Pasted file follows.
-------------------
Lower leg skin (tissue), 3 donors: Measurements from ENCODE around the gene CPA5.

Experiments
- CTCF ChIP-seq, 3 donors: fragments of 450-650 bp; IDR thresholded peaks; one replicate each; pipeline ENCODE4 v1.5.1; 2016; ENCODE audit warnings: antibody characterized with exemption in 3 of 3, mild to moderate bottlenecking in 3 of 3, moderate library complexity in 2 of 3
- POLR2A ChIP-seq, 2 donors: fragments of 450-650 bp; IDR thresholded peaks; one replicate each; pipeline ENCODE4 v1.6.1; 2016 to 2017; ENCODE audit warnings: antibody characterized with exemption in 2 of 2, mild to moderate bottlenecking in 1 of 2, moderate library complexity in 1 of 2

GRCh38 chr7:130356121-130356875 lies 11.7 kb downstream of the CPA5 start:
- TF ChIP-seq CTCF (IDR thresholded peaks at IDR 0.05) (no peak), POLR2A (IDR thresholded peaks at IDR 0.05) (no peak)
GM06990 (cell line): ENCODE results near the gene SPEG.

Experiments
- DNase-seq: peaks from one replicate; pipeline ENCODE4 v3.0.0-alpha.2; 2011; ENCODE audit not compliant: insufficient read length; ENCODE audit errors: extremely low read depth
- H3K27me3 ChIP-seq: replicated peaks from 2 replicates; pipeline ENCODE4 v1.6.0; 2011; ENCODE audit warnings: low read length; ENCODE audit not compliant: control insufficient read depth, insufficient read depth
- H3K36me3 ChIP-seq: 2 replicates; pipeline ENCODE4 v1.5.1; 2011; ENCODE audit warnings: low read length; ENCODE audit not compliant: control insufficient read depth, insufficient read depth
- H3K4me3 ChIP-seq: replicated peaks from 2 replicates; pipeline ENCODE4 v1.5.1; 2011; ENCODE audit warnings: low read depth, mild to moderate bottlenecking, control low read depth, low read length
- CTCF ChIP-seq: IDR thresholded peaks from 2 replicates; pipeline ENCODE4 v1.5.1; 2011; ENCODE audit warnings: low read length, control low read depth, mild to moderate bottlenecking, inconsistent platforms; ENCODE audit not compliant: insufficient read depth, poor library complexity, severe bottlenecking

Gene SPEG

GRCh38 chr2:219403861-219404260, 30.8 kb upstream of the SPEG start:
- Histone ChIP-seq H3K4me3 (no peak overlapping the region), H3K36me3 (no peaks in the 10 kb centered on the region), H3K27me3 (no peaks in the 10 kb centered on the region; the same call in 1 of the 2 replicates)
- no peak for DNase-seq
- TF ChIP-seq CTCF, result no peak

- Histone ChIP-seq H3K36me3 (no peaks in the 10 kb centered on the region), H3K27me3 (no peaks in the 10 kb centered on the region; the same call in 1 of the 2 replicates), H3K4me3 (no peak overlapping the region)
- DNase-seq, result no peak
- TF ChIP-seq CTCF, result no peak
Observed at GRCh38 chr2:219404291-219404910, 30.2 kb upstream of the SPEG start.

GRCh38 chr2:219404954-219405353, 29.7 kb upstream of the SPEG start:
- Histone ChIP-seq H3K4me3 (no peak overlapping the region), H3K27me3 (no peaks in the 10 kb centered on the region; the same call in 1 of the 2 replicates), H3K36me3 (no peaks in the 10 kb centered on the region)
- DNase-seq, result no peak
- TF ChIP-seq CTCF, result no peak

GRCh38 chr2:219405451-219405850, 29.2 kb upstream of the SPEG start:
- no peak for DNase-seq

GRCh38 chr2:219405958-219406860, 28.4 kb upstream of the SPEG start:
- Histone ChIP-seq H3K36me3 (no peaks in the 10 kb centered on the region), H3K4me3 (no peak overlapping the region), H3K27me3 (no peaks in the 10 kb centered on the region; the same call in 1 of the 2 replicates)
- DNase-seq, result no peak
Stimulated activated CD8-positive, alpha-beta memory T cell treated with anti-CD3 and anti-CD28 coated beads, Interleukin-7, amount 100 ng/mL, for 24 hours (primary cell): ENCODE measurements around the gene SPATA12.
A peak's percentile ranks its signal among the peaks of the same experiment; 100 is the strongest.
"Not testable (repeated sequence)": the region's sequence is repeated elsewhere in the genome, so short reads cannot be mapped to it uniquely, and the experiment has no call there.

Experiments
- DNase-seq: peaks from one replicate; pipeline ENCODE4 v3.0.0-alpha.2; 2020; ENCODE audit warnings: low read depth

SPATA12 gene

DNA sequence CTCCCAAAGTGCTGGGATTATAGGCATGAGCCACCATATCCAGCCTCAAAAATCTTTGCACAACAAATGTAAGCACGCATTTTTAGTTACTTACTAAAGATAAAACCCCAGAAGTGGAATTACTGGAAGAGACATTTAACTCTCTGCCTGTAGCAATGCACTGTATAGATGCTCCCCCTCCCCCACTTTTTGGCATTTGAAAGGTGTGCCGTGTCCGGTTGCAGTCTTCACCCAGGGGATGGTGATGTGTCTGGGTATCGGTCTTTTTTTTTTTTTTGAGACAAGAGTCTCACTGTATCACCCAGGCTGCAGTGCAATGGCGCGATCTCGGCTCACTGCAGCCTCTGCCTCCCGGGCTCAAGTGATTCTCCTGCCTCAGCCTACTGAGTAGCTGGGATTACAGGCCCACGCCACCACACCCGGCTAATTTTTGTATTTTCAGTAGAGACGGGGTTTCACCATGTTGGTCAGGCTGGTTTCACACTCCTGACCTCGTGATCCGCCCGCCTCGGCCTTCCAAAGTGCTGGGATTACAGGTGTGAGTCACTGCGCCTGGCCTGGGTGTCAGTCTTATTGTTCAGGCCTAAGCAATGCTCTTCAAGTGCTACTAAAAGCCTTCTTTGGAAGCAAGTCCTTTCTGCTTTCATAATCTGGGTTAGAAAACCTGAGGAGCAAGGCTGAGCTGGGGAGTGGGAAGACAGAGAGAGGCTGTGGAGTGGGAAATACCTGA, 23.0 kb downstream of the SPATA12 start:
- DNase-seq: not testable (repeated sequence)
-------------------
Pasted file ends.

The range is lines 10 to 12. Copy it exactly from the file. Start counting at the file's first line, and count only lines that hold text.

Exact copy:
- H3K27me3 ChIP-seq: replicated peaks from 2 replicates; pipeline ENCODE4 v1.6.0; 2011; ENCODE audit warnings: low read length; ENCODE audit not compliant: control insufficient read depth, insufficient read depth
- H3K36me3 ChIP-seq: 2 replicates; pipeline ENCODE4 v1.5.1; 2011; ENCODE audit warnings: low read length; ENCODE audit not compliant: control insufficient read depth, insufficient read depth
- H3K4me3 ChIP-seq: replicated peaks from 2 replicates; pipeline ENCODE4 v1.5.1; 2011; ENCODE audit warnings: low read depth, mild to moderate bottlenecking, control low read depth, low read length